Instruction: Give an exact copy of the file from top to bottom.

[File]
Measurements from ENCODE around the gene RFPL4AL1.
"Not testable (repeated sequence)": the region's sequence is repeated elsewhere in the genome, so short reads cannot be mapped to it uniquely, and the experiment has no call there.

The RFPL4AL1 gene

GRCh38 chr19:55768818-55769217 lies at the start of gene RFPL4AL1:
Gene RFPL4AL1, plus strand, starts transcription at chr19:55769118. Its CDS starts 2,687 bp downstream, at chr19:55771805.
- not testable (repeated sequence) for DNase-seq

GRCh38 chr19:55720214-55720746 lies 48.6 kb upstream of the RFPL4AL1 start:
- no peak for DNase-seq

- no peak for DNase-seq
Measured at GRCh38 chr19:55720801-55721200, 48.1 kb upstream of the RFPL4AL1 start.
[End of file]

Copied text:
Measurements from ENCODE around the gene RFPL4AL1.
"Not testable (repeated sequence)": the region's sequence is repeated elsewhere in the genome, so short reads cannot be mapped to it uniquely, and the experiment has no call there.

The RFPL4AL1 gene

GRCh38 chr19:55768818-55769217 lies at the start of gene RFPL4AL1:
Gene RFPL4AL1, plus strand, starts transcription at chr19:55769118. Its CDS starts 2,687 bp downstream, at chr19:55771805.
- not testable (repeated sequence) for DNase-seq

GRCh38 chr19:55720214-55720746 lies 48.6 kb upstream of the RFPL4AL1 start:
- no peak for DNase-seq

- no peak for DNase-seq
Measured at GRCh38 chr19:55720801-55721200, 48.1 kb upstream of the RFPL4AL1 start.